Standing before kings in a debutant’s pastel

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Tayo Ayelowo’s pastel capture of Ooni of Ife, Oba Adeyeye Enitan Ogunwusi

In a Lagos art space, where the stake is increasingly high, self-taught artist, Tayo Ayelowo debutes with portraitures, a sub-genre that is easily vulnerable to critique. Currently, and for the next one week, Ayelowo’s pastel pieces of Nigerian monarchs are showing as Standing Before Kings at Mercedes Benz Centre, Lekki, Lagos. Ayelowo, a lawyer by formal training, has, over the years done portraitures of monarchs that she says are inspired by diversity and richness of kingly regalia.

An exhibition of portraits from Nigeria’s royal settings, either in photography or paintings is not new on the country’s art landscape. Child music star of the 1980s, now an artist, Tosin Jegede and photographer, George Osodi had, each, shown portraits of select traditional leaders. With Ayelowo, it would be of interest to know her experience, having the much-revered custodians of tradition and cultures oblige in their portraiture. But much of the portraits, she discloses, were done using photograph reference. In addition to using photographic reference of the monarchs, direct interaction with two or three royal family, she adds, has been of tremendous help in getting to know her subjects as well as sharing a feel of the heritage spaces.

Still on what comes naturally, applying finger tips and thumps in aiding the pastel on papers, are extensions of what she considers a vital part of her life, generally. For example, she prefers eating African foods “with my fingers instead of cutlery.”

As a debut solo effort, and coming from a self – taught artist, Standing Before Kings reveals an artist with strong touch of pastel, despite widely using darkened background that sometimes swallow the portraits. But most times, the white garments of the subjects provide the balance, diffusing the flatness.

Quite interesting, the white also plays spirituality part in Ayelowo’s paintings, being loud in what seems common among some of the monarchs’ choice of clothing. From the Ooni of Ife, Oba Adeyeye Enitan Ogunwusi, in a woven wig-like white crown, and adorned with equally white regalia: to Obi of Onitsha, Igwe Alfred Nneemeka’s simplified white top with red beads and cap; as well as Oba of Lagos, Rilwan Aremu Akiolu-1, there is something about the traditional rulers’ choice and symbol of purity.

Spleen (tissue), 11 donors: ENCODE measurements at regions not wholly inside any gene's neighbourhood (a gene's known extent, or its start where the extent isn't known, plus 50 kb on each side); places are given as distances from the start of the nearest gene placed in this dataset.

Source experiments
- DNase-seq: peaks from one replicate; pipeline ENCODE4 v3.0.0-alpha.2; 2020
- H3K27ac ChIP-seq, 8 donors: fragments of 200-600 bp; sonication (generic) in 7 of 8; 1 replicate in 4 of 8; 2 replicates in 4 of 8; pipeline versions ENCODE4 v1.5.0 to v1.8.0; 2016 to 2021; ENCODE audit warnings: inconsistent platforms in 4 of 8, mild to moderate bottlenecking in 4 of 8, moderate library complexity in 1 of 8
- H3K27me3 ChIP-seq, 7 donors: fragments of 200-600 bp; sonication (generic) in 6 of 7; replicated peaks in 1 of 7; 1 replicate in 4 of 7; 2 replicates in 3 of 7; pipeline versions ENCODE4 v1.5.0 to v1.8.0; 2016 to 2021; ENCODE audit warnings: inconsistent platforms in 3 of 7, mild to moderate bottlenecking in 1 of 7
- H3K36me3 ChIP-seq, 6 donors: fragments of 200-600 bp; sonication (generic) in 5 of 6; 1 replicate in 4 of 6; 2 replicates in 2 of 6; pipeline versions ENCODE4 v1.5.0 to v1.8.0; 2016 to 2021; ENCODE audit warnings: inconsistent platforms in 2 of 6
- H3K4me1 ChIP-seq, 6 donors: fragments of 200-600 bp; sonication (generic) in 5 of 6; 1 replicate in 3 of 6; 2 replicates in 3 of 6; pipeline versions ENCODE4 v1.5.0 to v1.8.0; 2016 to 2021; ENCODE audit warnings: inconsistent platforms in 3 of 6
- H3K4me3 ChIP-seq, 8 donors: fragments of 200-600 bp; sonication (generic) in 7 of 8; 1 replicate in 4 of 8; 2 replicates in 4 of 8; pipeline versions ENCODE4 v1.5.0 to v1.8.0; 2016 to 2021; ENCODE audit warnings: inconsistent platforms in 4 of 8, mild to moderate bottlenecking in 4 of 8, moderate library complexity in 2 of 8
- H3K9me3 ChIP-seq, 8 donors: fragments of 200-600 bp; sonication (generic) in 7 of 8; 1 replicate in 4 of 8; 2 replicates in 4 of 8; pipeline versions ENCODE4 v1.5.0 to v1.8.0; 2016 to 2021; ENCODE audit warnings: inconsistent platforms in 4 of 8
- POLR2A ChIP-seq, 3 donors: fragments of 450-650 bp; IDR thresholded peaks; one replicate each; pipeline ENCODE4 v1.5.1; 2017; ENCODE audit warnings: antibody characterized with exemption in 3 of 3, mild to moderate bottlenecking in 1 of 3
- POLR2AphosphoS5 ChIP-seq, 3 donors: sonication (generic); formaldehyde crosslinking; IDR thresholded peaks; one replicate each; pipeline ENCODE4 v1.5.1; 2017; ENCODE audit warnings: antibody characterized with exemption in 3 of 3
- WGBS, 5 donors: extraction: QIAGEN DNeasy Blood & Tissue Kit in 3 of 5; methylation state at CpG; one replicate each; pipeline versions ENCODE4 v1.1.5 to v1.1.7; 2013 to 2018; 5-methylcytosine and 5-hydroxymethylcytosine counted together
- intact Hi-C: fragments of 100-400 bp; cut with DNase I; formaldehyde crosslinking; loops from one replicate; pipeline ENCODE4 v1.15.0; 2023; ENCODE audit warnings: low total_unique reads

Among other monarchs on Ayelowo’s list of 26 pastel paintings are; Aalafin Of Oyo, Oba Lamidi Adeyemi; Awujale of Ijebuland, Oba Sikiru Kayode Adetona; Gbong-Gwon of Jos, Jacob Gyang; Obong of Calabar, Bassey Ekpo Bassey; Alake of Egbaland, Oba Adedotun Arenu, Gbadebo III; Emir of Kano, Sanusi Lamido Sanusi; and Olu of Warri, Ogiame Ikenwoli.

Perhaps, Ayelowo is not just another self-taught artist that is gatecrashing into the creative terrain. She has an Artist Statement to explain her passion: “Capturing a person’s facial expression has been my obsession.

My work explores the relationship between visual arts and on, how it stimulates the senses. My paintings are as a result of passion of pictorial gravity and accumulated expression of inspirations. Each and every piece of my paintings is laced with undercurrents of emotion, change and movements. Therefore, most of my work may conform to reality.

“I worked hard to paint the Traditional Rulers, such that it should communicate both to me and to others about the splendor buried deep in tradition and culture. I want to communicate fluently the language of humanity and share my work with the world. Do enjoy the view. Thank you.”

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